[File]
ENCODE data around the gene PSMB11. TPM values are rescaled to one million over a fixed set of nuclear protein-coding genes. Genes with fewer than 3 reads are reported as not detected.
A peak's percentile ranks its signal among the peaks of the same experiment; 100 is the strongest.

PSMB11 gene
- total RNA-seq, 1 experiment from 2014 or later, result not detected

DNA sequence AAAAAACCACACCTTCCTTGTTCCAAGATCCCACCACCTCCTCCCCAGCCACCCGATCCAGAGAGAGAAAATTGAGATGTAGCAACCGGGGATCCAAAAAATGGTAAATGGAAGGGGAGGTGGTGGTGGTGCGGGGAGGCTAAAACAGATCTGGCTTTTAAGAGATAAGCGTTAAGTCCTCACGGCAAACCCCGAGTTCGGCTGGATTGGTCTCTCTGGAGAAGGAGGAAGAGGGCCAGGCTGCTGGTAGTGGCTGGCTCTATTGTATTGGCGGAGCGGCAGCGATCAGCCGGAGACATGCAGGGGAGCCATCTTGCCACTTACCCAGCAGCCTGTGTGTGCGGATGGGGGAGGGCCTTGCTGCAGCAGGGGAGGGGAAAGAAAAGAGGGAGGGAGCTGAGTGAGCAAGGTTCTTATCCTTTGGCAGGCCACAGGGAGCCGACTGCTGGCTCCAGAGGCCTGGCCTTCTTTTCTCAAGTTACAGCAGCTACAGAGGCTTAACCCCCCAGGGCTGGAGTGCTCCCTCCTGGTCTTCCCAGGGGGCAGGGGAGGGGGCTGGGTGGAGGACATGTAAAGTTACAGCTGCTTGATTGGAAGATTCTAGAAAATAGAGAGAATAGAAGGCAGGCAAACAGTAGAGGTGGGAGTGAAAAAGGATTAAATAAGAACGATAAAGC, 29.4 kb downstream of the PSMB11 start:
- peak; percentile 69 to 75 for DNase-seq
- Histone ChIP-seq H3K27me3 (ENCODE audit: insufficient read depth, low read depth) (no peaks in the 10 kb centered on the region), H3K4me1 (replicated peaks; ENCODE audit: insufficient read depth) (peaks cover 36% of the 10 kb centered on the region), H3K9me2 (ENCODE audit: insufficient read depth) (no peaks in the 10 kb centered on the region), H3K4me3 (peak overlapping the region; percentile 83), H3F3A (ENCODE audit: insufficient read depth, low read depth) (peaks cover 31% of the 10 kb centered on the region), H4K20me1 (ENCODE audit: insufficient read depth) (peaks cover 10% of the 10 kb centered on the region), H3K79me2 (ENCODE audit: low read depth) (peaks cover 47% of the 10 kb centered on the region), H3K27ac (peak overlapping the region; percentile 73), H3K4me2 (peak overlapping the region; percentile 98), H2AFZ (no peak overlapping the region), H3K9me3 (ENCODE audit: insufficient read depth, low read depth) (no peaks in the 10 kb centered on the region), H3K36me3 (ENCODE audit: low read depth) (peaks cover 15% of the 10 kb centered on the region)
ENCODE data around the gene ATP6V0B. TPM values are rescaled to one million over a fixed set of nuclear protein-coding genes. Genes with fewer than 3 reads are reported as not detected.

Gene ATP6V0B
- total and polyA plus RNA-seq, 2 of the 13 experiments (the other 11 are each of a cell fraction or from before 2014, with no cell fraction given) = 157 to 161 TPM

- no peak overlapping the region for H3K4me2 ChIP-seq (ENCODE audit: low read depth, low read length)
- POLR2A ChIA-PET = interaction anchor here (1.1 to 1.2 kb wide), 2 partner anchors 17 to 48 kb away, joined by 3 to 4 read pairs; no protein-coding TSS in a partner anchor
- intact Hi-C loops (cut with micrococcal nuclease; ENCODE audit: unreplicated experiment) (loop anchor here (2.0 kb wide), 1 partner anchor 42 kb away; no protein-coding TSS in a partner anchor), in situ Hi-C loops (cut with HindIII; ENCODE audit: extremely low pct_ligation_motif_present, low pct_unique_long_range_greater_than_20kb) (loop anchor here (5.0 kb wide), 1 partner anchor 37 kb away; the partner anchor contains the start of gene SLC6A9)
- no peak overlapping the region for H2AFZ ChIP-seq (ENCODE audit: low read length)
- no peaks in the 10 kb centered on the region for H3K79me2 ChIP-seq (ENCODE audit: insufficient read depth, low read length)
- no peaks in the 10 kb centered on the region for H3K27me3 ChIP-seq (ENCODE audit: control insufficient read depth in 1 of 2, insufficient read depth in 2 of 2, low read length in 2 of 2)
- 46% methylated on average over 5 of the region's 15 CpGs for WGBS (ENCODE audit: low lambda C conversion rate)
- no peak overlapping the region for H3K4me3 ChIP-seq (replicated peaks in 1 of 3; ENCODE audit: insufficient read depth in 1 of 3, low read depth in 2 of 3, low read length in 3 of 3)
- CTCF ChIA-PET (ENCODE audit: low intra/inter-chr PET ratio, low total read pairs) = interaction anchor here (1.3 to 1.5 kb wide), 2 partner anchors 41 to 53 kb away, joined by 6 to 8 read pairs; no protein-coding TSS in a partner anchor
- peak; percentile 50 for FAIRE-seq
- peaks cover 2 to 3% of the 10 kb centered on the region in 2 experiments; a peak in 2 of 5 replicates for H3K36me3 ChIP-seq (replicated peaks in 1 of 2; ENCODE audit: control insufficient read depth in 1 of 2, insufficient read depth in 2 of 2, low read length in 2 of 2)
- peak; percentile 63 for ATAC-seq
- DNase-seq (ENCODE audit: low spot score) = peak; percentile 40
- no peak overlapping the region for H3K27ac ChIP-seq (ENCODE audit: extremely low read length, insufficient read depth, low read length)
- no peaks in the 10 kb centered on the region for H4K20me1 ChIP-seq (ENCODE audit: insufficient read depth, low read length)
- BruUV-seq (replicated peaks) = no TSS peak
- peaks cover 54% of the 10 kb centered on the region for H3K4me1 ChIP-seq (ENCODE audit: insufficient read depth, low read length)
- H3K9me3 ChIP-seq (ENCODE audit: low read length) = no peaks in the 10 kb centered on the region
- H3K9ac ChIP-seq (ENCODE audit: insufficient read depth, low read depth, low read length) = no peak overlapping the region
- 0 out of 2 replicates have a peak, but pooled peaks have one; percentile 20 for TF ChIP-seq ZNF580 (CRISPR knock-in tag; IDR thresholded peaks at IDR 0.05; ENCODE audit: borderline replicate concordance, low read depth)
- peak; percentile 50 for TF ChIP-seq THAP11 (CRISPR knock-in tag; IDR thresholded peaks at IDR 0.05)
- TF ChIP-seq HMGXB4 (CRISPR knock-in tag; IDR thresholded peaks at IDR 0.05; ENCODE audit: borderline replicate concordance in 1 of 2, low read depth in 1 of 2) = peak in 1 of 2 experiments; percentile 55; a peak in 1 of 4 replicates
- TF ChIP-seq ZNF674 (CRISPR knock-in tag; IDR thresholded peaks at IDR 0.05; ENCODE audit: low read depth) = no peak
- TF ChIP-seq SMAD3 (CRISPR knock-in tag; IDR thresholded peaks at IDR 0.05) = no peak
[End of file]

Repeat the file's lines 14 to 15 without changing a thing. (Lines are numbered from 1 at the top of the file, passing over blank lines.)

- no peak overlapping the region for H2AFZ ChIP-seq (ENCODE audit: low read length)
- no peaks in the 10 kb centered on the region for H3K79me2 ChIP-seq (ENCODE audit: insufficient read depth, low read length)